Back in the 1800s, long before we had cars and refrigeration, food shopping was a much different task than it is now in the modern era. In order to gather all the food items needed, shoppers had to visit several different shopkeepers. Grocers at that time sold mostly canned goods and non-perishable staples (‘dry goods’), while greengrocers sold produce and butchers sold meat. These shopkeepers were separate entities, though they often clustered together for convenience. Additionally, these shops were not self-serve as they are today. Employees worked behind the counter and filled customers’ orders. Many offered delivery services as well.
“The only constant is change”
And the grocery industry is no exception! After years of little change, the 1920s ushered in a new trend for grocery stores. Owners began establishing regional networks, or chains, of stores. The result was a newly realized economy of scale, offering lower prices for customers than the many small ‘mom and pop’ owned stores could provide. By the 1930s, these grocery store chains not only continued to expand their market areas, they also began to expand their stock. This new supermarket concept encompassed selling a wider variety of food items beyond just dry goods, as well as offering health and beauty products and more, all under one roof.
The Great Depression further influenced the grocery industry with supermarkets focusing less on personal service and becoming more utilitarian in nature. Store owners sold goods by placing the stock on shelves and leaving the work of selecting and handling prodcuts to the customer. In some stores the goods were simply left in the packing crate in a no-frills format. By the end of the decade the expanding grocery chains began consolidating their locations. Industry leaders, such as A&P, were replacing five or six smaller stores with one large super store wherever possible. This created even greater profit margins on an inverse scale – sales were increasing as the number of actual stores was decreasing.
By the 1950s, as the advent of the automobile contributed to the redistribution of the population from city centers to suburban communities, so too did it increase consumers’ choices. Competition among neighboring grocery stores made it necessary to increase advertising and introduce customer loyalty programs such as trading stamps, games and contests. However, these programs increased overhead at a rate faster than gross margins and eventually most if not all of these programs were abandoned. In order to remain competitive and profitable in the following decades, supermarkets chains tried a new approach – discounting – by expanding their offerings with additional general merchandise and cutting prices. Many chains accomplished this by either placing grocery and discount stores side by side or housing both under one roof. A new customer loyalty tactic, an evolution of price-cutting, was the introduction of savings card programs which provide loyal shoppers with sales prices and reward points.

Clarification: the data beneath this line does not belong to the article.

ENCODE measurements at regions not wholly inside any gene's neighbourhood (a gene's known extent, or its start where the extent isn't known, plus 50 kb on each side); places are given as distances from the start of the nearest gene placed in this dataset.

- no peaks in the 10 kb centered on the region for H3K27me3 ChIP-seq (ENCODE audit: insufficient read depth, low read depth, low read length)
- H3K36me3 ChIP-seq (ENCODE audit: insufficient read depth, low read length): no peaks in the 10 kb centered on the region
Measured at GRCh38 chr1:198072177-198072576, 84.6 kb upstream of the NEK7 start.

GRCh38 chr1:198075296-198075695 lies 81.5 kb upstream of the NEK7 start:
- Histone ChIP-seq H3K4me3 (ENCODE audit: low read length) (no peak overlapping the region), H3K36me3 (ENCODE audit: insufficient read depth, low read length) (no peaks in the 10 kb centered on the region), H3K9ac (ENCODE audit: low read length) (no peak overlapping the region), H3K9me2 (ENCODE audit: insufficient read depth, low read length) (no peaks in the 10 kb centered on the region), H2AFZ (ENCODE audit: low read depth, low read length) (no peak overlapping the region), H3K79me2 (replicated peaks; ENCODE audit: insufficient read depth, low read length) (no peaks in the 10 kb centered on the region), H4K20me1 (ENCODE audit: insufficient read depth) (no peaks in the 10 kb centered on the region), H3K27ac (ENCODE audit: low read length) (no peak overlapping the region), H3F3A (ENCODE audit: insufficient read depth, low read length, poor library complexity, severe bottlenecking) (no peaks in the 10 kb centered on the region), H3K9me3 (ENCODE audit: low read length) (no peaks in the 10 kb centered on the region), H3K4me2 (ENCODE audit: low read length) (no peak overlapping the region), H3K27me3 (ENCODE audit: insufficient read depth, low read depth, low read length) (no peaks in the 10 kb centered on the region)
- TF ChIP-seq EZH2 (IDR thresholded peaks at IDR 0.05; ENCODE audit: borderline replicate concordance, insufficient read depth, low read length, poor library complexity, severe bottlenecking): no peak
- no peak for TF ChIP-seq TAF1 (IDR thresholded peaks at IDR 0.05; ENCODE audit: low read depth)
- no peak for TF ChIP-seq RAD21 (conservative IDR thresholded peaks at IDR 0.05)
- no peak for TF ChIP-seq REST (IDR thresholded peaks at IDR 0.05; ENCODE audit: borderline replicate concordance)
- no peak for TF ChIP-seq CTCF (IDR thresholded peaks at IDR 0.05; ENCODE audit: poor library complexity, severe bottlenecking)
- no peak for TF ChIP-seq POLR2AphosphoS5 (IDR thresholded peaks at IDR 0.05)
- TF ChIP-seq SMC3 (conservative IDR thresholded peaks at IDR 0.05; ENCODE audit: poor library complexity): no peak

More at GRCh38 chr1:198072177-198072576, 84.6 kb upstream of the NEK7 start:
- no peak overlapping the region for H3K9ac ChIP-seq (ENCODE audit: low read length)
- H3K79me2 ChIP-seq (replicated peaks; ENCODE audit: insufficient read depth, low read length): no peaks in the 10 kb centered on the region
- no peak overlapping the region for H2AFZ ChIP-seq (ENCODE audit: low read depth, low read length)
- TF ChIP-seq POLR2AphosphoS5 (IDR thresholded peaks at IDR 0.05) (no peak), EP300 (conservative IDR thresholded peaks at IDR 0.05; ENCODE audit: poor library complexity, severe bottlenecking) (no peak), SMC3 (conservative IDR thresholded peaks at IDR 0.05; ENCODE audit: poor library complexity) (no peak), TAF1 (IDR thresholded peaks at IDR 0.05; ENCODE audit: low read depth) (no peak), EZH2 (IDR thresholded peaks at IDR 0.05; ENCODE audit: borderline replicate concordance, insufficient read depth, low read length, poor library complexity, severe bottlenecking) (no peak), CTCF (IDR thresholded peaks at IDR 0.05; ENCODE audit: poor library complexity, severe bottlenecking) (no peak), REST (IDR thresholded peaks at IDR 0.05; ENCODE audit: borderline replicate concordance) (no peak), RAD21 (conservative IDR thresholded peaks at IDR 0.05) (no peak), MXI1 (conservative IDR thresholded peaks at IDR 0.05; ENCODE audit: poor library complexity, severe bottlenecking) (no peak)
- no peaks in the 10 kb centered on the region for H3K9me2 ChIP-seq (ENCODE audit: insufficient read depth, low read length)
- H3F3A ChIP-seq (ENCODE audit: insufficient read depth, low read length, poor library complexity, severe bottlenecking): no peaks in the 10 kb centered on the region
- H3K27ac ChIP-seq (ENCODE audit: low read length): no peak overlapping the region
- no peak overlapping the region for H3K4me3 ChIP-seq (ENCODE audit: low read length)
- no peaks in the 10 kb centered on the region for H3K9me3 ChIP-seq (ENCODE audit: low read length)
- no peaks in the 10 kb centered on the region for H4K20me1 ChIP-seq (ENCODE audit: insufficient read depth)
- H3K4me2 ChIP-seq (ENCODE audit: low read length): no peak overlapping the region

As we’ve entered a new millennium, the grocery industry continues to carve out creative strategies to maintain growth and profitability. These strategies include offering private label brands, larger store sizes, and specialty services such as delicatessens, ready-to-eat dishes, bakeries, pharmacies, etc. Some grocery stores rent space to other businesses such as banks, barbershops and other consumer services.
“Everything old is new again”
As technology infiltrates our lives, many of us long for a simpler and more nostalgic way of life. There is a growing demand among consumers for local, community-oriented businesses. The grocery industry is responding. Small business owners are popping up in communities everywhere to fill niche markets including ethnic food, natural and organic foods and locally produced goods. As with any business, location is important. Our GeoMetrx web-based mapping software is loaded with rich demographic data for retail site selection, consumer profiling and market analysis. For more information or a demo call us at 1.888.848.4436.